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Minye Thihathu II of Toungoo

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Coronation  21 March 1603
Name  Minye II
Predecessor  Minkhaung II
Role  King

Successor  Natshinnaung
House  Taungoo Dynasty
Predecessor  Minkhaung II
Children  Natshinnaung
Minye Thihathu II of Toungoo
Reign  c. February 1597 – 11 August 1609
Reign  June 1584 – c. February 1597
Died  August 11, 1609, Taungoo, Myanmar (Burma)
Parents  Laygyun Mibaya, Minkhaung II of Toungoo
Grandparents  Shin Myo Myat, Bayin Htwe, Mingyi Swe, Chit Mi of Prome
Great-grandparents  Taungkha Min, Kywe Sit Min

Minye thihathu ii of toungoo top 9 facts

Minye Thihathu II of Toungoo (Burmese: မင်းရဲ သီဟသူ, [mɪ́ɴjɛ́ θìha̰ðù]; c. 6 August 1550 – 11 August 1609) was king of the breakaway kingdom of Toungoo (Taungoo) from 1597 to 1609. His kingdom was one of several small states that emerged following the collapse of Toungoo Empire. He is best known in Burmese history for his role in the sack of Pegu (Bago) in 1599 that ended the Toungoo Empire.


Minye Thihathu II of Toungoo Minye Thihathu II of Toungoo Wikiwand

He was viceroy of Toungoo from 1584 to 1597 during the reign of his first cousin King Nanda. After breaking away, he entered into an alliance with King Raza II of Arakan, and they captured Pegu in December 1599. The allies thoroughly looted the city before burning it down two months later. They also drove back a Siamese invasion, and agreed to jointly administer Lower Burma outside of Siamese-controlled Martaban (Mottama). But they lost control of Lower Burma in 1603 when the Portuguese governor of Syriam (Thanlyin) in the service of Arakan switched sides to Portuguese Goa. The allies' attempt to regain Syriam in 1603–04 failed.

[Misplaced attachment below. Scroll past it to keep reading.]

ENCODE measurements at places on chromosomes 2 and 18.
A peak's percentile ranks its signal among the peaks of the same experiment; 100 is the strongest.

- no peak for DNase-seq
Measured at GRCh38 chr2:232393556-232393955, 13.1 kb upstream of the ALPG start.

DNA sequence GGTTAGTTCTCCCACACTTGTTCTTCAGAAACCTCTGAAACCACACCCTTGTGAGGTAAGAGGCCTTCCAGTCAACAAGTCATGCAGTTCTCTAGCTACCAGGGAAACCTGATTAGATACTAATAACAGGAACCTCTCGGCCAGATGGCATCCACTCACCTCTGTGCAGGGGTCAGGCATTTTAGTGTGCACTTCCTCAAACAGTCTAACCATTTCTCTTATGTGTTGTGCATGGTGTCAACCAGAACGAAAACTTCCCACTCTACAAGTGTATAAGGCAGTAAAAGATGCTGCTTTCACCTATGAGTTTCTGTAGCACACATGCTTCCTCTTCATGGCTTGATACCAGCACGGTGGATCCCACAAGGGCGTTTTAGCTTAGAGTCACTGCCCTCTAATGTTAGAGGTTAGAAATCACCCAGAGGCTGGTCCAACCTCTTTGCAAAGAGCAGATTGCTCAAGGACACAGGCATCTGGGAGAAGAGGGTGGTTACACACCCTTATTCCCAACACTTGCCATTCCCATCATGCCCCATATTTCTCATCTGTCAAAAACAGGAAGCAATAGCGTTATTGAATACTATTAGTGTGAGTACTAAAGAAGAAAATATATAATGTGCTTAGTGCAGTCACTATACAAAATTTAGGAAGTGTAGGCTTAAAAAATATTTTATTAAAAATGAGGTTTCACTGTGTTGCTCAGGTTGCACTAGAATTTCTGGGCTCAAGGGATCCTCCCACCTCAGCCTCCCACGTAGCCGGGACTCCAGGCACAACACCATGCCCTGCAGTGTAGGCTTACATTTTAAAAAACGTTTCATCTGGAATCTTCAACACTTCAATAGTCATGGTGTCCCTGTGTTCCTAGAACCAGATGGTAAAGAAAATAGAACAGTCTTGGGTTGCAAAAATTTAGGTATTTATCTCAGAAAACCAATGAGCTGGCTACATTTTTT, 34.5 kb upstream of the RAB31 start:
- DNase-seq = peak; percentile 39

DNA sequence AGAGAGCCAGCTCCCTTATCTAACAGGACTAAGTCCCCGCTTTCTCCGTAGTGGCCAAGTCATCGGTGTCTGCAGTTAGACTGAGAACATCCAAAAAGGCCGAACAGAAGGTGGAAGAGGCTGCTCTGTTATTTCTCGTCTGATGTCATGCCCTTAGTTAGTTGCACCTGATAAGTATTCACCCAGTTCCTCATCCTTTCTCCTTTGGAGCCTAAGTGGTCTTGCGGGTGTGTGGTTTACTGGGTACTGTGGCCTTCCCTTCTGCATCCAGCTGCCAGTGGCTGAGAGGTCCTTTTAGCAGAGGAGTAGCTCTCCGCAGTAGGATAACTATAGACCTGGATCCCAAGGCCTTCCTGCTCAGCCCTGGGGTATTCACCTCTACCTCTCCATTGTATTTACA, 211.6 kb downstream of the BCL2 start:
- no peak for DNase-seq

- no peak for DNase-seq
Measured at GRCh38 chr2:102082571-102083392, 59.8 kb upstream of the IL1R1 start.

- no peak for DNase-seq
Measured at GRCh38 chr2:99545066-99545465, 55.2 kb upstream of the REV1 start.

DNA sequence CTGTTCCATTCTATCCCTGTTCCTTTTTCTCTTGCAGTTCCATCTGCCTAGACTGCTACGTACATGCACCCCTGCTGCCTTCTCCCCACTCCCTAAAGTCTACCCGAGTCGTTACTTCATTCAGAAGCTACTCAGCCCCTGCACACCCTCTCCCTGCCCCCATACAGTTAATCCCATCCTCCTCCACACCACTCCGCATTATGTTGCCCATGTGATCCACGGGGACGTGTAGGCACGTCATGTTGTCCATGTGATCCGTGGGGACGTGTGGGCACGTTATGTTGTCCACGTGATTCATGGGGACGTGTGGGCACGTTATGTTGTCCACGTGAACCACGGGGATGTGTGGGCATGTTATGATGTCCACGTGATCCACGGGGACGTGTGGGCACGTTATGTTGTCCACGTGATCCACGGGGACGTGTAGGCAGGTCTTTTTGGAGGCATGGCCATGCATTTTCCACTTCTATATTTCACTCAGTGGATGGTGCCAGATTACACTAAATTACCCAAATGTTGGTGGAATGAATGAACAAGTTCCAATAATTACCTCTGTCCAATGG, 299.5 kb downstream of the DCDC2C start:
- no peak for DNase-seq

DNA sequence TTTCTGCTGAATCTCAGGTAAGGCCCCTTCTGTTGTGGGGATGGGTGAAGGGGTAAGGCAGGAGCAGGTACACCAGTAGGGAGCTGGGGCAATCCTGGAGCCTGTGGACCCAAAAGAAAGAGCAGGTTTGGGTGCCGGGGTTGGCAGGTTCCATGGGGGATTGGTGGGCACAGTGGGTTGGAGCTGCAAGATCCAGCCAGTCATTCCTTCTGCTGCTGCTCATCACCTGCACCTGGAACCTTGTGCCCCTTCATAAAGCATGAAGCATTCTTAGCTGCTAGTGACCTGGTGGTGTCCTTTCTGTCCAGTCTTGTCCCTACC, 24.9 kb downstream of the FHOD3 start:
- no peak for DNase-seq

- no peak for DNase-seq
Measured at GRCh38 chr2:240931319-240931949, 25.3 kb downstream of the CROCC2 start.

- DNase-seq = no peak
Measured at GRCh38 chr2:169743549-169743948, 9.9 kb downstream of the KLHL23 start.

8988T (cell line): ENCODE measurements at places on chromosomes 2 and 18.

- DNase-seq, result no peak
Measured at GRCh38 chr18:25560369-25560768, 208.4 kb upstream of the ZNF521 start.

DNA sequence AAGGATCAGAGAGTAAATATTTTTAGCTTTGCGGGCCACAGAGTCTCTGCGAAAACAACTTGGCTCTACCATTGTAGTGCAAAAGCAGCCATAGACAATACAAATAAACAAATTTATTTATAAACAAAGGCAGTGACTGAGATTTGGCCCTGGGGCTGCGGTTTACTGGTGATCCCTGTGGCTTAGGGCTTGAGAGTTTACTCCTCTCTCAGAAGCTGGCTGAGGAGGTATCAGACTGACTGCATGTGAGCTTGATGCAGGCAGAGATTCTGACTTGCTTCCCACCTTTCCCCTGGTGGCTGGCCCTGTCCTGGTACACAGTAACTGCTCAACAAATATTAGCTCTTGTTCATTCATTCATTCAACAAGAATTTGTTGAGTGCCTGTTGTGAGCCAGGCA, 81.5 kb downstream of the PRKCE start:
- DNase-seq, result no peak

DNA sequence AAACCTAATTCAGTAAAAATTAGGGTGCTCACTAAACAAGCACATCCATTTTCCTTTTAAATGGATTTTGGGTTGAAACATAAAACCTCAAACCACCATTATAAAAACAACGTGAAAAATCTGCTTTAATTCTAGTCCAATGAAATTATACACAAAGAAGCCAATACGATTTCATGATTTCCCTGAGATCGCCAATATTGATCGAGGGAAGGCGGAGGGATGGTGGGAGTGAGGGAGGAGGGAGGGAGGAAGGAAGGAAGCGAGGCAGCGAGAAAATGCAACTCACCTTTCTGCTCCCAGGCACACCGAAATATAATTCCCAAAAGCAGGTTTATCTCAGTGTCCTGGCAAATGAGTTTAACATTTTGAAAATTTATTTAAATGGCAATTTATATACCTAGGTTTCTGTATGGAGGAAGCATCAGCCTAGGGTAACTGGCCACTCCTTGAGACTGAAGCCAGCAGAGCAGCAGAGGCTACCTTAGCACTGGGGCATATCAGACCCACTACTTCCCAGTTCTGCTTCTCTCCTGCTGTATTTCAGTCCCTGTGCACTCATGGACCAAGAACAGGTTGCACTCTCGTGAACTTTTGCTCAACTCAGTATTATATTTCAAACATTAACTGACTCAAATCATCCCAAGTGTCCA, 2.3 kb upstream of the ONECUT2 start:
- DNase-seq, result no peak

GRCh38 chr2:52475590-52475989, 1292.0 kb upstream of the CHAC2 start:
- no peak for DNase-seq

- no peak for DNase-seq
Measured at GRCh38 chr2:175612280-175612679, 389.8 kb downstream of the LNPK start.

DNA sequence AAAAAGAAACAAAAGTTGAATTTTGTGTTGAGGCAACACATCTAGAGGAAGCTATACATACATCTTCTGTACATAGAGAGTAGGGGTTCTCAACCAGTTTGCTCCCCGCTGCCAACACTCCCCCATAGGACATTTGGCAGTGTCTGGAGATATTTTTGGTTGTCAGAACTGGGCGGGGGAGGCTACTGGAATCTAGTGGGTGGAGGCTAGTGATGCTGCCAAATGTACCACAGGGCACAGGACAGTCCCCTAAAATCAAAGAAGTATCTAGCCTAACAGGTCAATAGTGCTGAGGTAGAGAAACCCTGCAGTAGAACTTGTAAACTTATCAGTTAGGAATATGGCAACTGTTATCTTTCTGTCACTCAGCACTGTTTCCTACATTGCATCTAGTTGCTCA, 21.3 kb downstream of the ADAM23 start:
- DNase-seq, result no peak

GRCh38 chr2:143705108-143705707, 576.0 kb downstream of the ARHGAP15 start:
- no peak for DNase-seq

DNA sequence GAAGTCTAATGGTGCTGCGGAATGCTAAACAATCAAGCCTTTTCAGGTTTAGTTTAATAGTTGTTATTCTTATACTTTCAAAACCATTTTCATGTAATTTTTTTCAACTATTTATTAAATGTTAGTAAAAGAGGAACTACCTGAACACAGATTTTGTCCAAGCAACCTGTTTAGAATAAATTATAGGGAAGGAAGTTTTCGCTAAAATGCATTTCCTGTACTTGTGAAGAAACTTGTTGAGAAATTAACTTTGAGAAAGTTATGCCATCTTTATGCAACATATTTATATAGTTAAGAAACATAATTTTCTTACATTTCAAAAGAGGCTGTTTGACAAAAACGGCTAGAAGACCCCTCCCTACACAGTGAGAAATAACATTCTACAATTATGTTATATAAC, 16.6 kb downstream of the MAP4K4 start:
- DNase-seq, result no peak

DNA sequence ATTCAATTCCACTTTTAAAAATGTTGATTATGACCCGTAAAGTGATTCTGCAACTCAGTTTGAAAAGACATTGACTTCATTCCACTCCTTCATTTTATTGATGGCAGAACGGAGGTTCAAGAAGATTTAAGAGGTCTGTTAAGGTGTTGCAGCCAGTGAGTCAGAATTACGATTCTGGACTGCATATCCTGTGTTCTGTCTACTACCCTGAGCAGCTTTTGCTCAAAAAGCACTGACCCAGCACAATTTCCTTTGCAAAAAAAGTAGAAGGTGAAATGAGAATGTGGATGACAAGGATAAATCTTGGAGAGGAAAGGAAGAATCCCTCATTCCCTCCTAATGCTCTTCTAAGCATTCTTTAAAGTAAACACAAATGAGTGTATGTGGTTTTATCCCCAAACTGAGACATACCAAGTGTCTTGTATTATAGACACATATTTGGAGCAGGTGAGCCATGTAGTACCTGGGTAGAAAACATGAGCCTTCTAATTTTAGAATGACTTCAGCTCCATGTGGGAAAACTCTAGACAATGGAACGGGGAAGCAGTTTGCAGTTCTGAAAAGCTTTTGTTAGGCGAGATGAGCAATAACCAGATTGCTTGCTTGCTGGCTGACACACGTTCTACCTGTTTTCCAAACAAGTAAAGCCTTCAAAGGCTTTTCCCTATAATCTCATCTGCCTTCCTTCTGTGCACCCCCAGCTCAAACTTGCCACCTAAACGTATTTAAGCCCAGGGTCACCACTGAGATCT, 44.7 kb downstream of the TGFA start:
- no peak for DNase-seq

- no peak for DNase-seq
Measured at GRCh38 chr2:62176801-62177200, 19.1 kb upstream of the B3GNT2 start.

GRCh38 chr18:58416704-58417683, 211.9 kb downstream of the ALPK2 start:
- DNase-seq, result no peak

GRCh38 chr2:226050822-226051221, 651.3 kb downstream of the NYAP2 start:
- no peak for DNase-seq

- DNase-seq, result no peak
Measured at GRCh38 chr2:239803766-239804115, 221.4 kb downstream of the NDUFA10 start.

He spent his last years rebuilding the city of Toungoo and other war ravaged regions around his kingdom. But he also saw his kingdom increasingly boxed in by the Portuguese from the south and Ava (Inwa) from the north. He died a year before Ava took over Toungoo.


Minye Thihathu was the eldest child of Viceroy Minkhaung II of Toungoo and his chief consort Laygyun Mibaya, and was born in Toungoo (Taungoo) c. 6 August 1550. His father was a half brother of King Bayinnaung of Toungoo Dynasty. His mother was a daughter of King Bayin Htwe of Prome (Pyay), and great granddaughter of King Narapati of Ava. He was born during his father brief insurrection against Bayinnaung, following the assassination of King Tabinshwehti. He had four full siblings (a brother and three sisters) and a half-sister.

Governor of Tharrawaddy (c. 1564–74)